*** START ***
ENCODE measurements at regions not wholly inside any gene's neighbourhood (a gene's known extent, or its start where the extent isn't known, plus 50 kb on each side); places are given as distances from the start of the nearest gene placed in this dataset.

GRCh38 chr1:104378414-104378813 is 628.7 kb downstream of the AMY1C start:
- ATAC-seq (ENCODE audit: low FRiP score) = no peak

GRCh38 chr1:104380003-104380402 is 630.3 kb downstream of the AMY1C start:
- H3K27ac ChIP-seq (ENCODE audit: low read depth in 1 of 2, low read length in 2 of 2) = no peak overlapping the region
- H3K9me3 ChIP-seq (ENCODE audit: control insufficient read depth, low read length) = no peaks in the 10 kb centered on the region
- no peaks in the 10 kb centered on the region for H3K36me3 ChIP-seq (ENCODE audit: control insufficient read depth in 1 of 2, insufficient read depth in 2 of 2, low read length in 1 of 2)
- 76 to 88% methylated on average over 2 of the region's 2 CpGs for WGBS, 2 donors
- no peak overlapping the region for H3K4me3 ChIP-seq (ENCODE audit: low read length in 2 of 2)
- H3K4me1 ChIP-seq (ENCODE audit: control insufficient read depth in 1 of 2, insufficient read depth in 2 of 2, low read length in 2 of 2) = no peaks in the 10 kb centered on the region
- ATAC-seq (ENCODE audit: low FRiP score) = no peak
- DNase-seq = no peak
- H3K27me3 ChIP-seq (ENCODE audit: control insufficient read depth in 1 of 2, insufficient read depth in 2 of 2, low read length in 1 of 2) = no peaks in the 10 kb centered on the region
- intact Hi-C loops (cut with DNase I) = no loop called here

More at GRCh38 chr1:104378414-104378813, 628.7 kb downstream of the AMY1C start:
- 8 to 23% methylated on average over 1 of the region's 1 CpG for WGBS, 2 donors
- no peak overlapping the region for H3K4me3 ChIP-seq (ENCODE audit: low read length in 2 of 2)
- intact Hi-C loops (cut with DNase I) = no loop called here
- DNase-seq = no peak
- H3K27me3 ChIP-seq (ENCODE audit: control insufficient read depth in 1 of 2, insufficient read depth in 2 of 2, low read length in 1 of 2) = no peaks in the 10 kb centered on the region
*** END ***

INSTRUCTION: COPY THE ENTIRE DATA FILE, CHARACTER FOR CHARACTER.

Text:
ENCODE measurements at regions not wholly inside any gene's neighbourhood (a gene's known extent, or its start where the extent isn't known, plus 50 kb on each side); places are given as distances from the start of the nearest gene placed in this dataset.

GRCh38 chr1:104378414-104378813 is 628.7 kb downstream of the AMY1C start:
- ATAC-seq (ENCODE audit: low FRiP score) = no peak

GRCh38 chr1:104380003-104380402 is 630.3 kb downstream of the AMY1C start:
- H3K27ac ChIP-seq (ENCODE audit: low read depth in 1 of 2, low read length in 2 of 2) = no peak overlapping the region
- H3K9me3 ChIP-seq (ENCODE audit: control insufficient read depth, low read length) = no peaks in the 10 kb centered on the region
- no peaks in the 10 kb centered on the region for H3K36me3 ChIP-seq (ENCODE audit: control insufficient read depth in 1 of 2, insufficient read depth in 2 of 2, low read length in 1 of 2)
- 76 to 88% methylated on average over 2 of the region's 2 CpGs for WGBS, 2 donors
- no peak overlapping the region for H3K4me3 ChIP-seq (ENCODE audit: low read length in 2 of 2)
- H3K4me1 ChIP-seq (ENCODE audit: control insufficient read depth in 1 of 2, insufficient read depth in 2 of 2, low read length in 2 of 2) = no peaks in the 10 kb centered on the region
- ATAC-seq (ENCODE audit: low FRiP score) = no peak
- DNase-seq = no peak
- H3K27me3 ChIP-seq (ENCODE audit: control insufficient read depth in 1 of 2, insufficient read depth in 2 of 2, low read length in 1 of 2) = no peaks in the 10 kb centered on the region
- intact Hi-C loops (cut with DNase I) = no loop called here

More at GRCh38 chr1:104378414-104378813, 628.7 kb downstream of the AMY1C start:
- 8 to 23% methylated on average over 1 of the region's 1 CpG for WGBS, 2 donors
- no peak overlapping the region for H3K4me3 ChIP-seq (ENCODE audit: low read length in 2 of 2)
- intact Hi-C loops (cut with DNase I) = no loop called here
- DNase-seq = no peak
- H3K27me3 ChIP-seq (ENCODE audit: control insufficient read depth in 1 of 2, insufficient read depth in 2 of 2, low read length in 1 of 2) = no peaks in the 10 kb centered on the region